I came across a situation where I needed to generate a bz2 compressed archive of a bunch of files extracted from GridFS. This process is going to occur regularly, so I had to take into consideration performance hits against the server. I felt it would be best if I could take the data as it is extracted from GridFS and write it directly to the compressed archive, instead of writing each file to disk first, and then adding it to the archive.

Python has a library for generating tarballs called tarfile. This was actually very useful since you can write files directly to a bz2 compressed archive. The issue I ran into is that in order for the data coming out of GridFS to be written to the archive, it had to be written as if it were a file (with file attributes). Using any sort of file IO would force me to write to disk, and that’s not what I wanted to do.

Luckily there is StringIO. Using this in combination with tarfile’s TarInfo object, this became a very easy task to accomplish:

import tarfile
import time
from StringIO import StringIO

tar = tarfile.open("sometarfile.tar.bz2", "w:bz2")
for file in gridfs_files:
    info = tarfile.TarInfo(name="%s" % file.name)
    info.mtime = time.time()
    info.size = len(file.data)
    tar.addfile(info, StringIO(file.data))
tar.close()

The basic idea is you use TarInfo to specify the filename, size, modified time (this is important otherwise tar will complain when the date is older than epoch), etc. You use StringIO to turn your data into an object tarfile will accept, and you use the two to add the file to the archive. This works really well, except for one issue that I am still working on. If you bunzip2 the compressed archive, and then attempt to do a tar -t on it, it hangs and does nothing. It’s possible that gnu tar has a problem, or that the way tarfile is creating the file isn’t correct, but it does decompress and explode properly which is the important part!

It’s that time of year again! Tonight marks the start of CarolinaCon 7. If you’ve never been, it is a great little tech conference put on by nc2600. It’s grown over the years and is now up to around 200 attendees. I’ve been very lucky to be around for the last 3 (including the one this weekend) and have also been extremely lucky to have the honor of giving a talk at each one.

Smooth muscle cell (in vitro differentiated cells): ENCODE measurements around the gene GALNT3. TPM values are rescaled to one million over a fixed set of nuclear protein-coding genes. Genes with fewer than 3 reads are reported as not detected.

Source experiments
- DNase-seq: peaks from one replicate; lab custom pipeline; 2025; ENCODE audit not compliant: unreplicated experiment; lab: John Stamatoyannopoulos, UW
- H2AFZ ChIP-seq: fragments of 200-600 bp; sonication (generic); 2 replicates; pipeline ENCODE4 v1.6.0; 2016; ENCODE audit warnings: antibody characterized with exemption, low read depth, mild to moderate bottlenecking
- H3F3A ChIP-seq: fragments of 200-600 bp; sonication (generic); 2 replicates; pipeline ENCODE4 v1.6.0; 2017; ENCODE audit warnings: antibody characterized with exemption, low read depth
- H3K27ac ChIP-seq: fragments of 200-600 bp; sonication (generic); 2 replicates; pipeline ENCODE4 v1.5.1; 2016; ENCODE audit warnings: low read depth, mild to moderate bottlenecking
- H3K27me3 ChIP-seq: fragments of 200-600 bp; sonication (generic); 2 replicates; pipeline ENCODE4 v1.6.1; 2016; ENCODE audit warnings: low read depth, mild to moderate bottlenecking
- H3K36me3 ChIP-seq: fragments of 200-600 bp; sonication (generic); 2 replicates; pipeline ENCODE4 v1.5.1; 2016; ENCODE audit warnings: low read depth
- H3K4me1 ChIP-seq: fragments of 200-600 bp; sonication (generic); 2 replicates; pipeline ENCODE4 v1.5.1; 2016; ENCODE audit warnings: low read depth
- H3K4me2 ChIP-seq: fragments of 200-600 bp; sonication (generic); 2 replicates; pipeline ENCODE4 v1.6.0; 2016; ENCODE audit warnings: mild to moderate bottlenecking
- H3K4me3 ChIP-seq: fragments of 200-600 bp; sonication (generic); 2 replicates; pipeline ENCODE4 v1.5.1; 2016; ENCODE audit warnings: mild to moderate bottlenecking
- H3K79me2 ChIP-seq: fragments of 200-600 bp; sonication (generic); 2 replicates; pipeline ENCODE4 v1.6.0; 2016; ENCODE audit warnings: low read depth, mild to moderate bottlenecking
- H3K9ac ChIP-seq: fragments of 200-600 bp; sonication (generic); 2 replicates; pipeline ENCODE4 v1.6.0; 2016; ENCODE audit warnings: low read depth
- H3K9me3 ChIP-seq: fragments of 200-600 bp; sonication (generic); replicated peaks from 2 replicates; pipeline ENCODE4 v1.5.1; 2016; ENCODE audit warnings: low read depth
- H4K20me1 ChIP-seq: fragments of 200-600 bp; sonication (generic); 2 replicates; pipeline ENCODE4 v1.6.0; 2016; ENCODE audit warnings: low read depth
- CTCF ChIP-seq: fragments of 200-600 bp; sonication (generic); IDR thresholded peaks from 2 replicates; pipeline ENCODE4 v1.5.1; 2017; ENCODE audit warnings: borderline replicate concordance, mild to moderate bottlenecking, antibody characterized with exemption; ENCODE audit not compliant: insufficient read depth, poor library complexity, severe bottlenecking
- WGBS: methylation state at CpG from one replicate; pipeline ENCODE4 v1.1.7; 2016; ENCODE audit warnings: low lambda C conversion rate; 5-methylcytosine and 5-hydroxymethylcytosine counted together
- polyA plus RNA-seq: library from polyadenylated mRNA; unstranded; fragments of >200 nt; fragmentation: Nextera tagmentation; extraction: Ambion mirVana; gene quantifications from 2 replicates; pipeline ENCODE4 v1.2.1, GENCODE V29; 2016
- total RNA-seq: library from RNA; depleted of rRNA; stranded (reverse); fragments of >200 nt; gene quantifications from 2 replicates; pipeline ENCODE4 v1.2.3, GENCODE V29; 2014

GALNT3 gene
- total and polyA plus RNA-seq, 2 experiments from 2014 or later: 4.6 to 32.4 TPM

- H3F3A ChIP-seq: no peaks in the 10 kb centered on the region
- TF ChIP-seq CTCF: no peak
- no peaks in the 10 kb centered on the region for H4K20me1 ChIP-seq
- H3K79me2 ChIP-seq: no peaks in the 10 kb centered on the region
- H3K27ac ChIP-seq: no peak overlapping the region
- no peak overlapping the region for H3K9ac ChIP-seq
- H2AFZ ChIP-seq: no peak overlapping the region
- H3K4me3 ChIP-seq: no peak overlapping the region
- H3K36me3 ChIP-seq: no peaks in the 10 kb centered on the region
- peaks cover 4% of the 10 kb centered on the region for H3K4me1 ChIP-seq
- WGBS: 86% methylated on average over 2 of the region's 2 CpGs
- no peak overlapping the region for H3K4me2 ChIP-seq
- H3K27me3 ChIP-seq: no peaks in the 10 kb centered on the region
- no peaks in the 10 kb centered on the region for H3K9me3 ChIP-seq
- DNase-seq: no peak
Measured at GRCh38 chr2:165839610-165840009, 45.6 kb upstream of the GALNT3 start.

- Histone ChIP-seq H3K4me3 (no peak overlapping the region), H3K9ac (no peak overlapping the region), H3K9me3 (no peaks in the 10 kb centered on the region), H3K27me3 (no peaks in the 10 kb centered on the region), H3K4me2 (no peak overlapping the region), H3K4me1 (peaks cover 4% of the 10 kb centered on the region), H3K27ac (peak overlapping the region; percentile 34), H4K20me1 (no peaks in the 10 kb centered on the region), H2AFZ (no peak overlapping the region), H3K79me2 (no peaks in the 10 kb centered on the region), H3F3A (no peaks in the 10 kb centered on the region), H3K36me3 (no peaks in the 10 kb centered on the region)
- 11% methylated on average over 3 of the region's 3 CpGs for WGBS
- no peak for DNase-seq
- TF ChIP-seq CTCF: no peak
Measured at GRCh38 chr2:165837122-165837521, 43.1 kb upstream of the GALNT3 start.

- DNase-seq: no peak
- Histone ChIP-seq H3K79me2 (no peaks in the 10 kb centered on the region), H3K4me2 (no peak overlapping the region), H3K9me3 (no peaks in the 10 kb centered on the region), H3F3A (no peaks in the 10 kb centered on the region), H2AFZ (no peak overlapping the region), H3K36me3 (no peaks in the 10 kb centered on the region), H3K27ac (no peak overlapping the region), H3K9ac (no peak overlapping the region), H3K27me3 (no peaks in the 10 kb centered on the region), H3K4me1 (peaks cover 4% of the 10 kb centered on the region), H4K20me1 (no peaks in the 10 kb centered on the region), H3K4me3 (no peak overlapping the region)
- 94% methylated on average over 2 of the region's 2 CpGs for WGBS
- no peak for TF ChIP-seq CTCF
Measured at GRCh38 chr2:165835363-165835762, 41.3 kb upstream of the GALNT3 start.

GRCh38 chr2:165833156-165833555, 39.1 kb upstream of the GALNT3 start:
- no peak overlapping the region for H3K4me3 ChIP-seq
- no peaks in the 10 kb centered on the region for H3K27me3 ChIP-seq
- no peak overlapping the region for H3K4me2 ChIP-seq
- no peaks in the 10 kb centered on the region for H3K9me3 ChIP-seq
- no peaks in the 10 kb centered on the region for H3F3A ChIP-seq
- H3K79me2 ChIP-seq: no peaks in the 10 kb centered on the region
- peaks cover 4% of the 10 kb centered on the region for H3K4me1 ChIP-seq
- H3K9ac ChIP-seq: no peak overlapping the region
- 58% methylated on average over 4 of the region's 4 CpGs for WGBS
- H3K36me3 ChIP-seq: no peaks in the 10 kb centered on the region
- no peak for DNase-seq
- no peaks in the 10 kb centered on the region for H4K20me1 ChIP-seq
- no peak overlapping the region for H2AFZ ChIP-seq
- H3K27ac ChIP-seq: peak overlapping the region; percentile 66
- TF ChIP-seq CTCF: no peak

This year I will be giving a talk on Malware Identification and Classification. Specifically, I will be showing how to do this using Yara and Python. Since malware has become a major problem and is exploding in growth, I thought it would be a great topic to talk about. If you’re in the Raleigh area and want to attend, the conference is extremely cheap to get into, and it gives you access to an entire weekend full of over 15 talks, trivia, lock picking, capture the flag, and more! If you don’t get a chance to attend, but are still interested in my talk, I’ll be posting the slides and demo content after I’m done presenting. My talk is at 2pm tomorrow. Also on Sunday Gerry Brunelle will be giving a talk on Malware Analysis, which fits in beautifully with my talk. Between those two talks, you should have a great intro into the world of Malware.

Hope to see you there!

I’m heading up to DC tomorrow for ShmooCon. I’ll be stopping by “the mothership” potentially and then heading out for a dinner meeting with management if they aren’t snowed in. After that, it’s all con all the time until Sunday evening. I’m looking forward to a lot of the great times we shall have, and the great stories to share. Hopefully this year we won’t get snowed in by 50+” of snow (even though looking back in it, it was pretty awesome).

Once I get back and I can detox from the con, I’ll post a summary of the shenanigans that went down. If you’re going, hope to see you there!

Tabs and spaces are code killers, visually and syntactically. Dealing with Python, you might see the error in the title often when sharing code with others. Focusing on VIM, people love to setup their rcfile so they get the most out of what VIM has to offer, but also makes their code easy to write and easy to read. Unfortunately, many times it’s just easy to read for them and no one else.

Python is very picky about spacing and indentation since it’s used to determine the flow of your script or program. Miss a tab or series of spaces somewhere and all the sudden you are executing code that’s not inside the if statement you just made, or you’ll get errors like above because your code just flat out fails.